James Whitlow, The Aegis, Bel Air, Md.Sat, May 15, 2021, 12:01 AM

May 15—David R. Craig Park in Havre de Grace will look different later this year as a monument to Harford County’s only Medal of Honor recipient will be built there.

The monument will commemorate Sgt. Alfred B. Hilton, a Black soldier who fought for the Union in the Civil War. His legacy will be set in stone — literally — later this year with the construction of a monument in his honor.

Friday, state and local officials gathered to give residents a view of the site overlooking the water where the monument will be placed and pay tribute to Hilton’s legacy. Originally, the monument had been planned for Millard Tydings Memorial Park, but buried utility lines made the site unworkable, and there was not appropriate space for it, so Havre de Grace agreed to dedicate a part of David R. Craig Park to the memorial.

County Councilman Curtis Beulah, chair of the Alfred B. Hilton Foundation and whose council district includes Havre de Grace, thanked everyone who made the monument’s construction possible and said Hilton’s story is one that should be told.

“It brings people together and it is just a great story,” Beulah said, “so it is time to let everybody know about Harford County’s history.”

According to the foundation, Hilton was born in the Hopewell area of Harford County, now Level, around 1842 to Harriet and Isaac Hilton, free citizens who had formerly been enslaved in the county.

Hilton enlisted with the 4th Regiment United States Colored Troops in 1863, and was made a color bearer in 1864, tasked with carrying the national flag into battle.

On Sept. 29, 1864, Hilton and his regiment advanced ahead of Union troops against entrenched Confederate defenses at Chapin’s Farm outside Richmond, Virginia — a critical engagement during the war, according to the foundation. Hilton was wounded but continued the advance, picking up the regimental standard from another fallen soldier and carrying both the national and regimental flags forward until he was unable to go further.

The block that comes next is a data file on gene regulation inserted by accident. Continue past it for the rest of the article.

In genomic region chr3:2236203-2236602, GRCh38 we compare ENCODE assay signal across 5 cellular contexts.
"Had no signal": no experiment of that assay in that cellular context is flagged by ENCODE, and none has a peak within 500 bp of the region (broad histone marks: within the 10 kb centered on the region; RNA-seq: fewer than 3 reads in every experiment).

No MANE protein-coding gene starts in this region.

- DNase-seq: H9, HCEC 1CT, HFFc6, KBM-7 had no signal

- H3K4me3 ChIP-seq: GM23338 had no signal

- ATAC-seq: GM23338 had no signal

Before he fell, he passed the flags to others in his regiment and said “Boys, save the colors!” He died of his wounds in a segregated hospital in Hampton Roads, Virginia, on Oct. 21, 1864, and is now buried in the Hampton National Cemetery, according to the foundation. He was posthumously awarded the Medal of Honor, becoming one of 16 Black soldiers in the Union Army to earn it, and the only native Harford Countian to receive that honor.

According to the Library of Congress, approximately 180,000 Black Americans had joined the fight by the end of the Civil War, despite rampant discrimination and earning lower wages than their white counterparts. It is estimated that a third of all the African-Americans who enlisted died.

Some of those historical details were recounted Friday by Havre de Grace Mayor William T. Martin, who said the city will be proud to host the monument and the flag that flies there will be lit “the most beautiful flag in the city of Havre de Grace” in honor of Hilton.

“It is not unhuman to give your life for someone you love, but there is an amazing, noble quality within someone when you give your life for an idea,” he said. “We all pray that his actions and his deeds and this beautiful monument that will be behind this soon will remind everyone of what it means to be an American.”

Joi Hilton, a member of Hilton’s family, said she was pleased about the monument and looks forward to its completion. Word passed down through her family of Alfred Hilton’s deeds, but she did not know some of the details until the family connected with a historian and started digging.

“I never thought something like this would happen,” she said.

Earlier this year, a Civil War-themed playground opened in Alfred B. Hilton Memorial Park off of Gravel Hill Road, in the area just west of Havre de Grace where Hilton grew up and his descendants still own property. The bridge at the intersection of Route 22 and Interstate 95 was also designated as the Alfred B. Hilton Memorial Bridge in 2017 after Del Mary Ann Lisanti introduced the legislation in the General Assembly, and the American Legion’s Post 55 in Bel Air is also named for Hilton.